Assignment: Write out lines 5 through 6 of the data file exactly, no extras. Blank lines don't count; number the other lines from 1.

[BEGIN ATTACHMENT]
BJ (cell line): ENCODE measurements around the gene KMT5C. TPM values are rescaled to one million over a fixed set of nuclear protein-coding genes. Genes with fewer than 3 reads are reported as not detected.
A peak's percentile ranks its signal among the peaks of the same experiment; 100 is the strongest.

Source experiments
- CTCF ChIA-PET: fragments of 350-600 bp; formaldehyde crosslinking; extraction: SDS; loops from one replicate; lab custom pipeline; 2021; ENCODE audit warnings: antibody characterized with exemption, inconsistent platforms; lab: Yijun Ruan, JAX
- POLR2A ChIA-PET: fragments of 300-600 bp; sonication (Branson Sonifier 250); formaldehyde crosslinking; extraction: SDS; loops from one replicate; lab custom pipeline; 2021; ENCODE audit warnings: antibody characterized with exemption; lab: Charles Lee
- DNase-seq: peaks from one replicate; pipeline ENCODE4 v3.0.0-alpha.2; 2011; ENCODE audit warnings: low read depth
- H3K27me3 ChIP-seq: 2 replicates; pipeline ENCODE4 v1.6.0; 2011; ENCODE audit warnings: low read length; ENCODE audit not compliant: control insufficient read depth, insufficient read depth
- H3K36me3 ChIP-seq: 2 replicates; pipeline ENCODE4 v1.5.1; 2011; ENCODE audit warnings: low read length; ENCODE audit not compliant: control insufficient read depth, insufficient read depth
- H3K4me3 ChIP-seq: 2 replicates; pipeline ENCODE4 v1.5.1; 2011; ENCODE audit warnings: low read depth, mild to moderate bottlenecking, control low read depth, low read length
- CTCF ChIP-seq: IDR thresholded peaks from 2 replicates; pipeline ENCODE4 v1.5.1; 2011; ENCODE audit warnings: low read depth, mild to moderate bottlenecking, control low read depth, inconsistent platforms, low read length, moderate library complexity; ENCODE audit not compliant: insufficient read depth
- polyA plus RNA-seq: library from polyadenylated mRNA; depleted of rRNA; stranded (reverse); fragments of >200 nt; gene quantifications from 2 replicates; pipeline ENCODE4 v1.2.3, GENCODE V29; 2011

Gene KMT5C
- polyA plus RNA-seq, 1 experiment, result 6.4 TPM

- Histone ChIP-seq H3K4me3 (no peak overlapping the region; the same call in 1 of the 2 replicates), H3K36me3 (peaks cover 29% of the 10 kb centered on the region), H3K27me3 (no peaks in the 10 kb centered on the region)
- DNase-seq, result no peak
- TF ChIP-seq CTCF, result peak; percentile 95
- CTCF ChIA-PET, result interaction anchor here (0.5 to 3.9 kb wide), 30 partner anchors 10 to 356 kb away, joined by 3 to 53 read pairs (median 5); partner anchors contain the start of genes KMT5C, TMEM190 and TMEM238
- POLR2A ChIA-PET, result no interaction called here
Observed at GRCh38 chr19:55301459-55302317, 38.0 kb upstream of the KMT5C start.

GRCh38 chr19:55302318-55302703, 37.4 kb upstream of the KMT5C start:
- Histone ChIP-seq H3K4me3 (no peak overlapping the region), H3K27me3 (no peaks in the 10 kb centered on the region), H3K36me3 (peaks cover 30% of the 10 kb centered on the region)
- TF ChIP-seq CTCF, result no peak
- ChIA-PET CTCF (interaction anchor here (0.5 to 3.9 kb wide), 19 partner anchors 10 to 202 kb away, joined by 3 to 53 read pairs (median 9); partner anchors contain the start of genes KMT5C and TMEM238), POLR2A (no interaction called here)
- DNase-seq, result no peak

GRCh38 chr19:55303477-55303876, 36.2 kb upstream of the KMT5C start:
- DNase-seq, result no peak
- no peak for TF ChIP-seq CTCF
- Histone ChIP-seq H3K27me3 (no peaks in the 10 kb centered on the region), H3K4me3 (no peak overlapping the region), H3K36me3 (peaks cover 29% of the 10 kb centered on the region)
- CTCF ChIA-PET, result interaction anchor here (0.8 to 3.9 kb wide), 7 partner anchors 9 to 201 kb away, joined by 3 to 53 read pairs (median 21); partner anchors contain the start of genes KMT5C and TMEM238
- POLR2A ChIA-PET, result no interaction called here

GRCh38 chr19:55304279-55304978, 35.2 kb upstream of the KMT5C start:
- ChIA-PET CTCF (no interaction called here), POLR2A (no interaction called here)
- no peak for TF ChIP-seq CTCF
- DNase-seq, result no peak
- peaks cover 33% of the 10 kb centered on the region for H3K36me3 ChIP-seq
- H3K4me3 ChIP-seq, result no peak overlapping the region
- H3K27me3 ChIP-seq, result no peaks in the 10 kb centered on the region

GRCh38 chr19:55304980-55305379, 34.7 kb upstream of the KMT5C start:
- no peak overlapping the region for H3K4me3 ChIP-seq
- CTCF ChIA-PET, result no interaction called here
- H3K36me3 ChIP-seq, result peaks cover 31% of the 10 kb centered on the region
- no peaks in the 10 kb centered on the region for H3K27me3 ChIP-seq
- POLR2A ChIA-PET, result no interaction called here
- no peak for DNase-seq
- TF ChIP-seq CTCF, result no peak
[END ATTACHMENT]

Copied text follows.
- POLR2A ChIA-PET: fragments of 300-600 bp; sonication (Branson Sonifier 250); formaldehyde crosslinking; extraction: SDS; loops from one replicate; lab custom pipeline; 2021; ENCODE audit warnings: antibody characterized with exemption; lab: Charles Lee
- DNase-seq: peaks from one replicate; pipeline ENCODE4 v3.0.0-alpha.2; 2011; ENCODE audit warnings: low read depth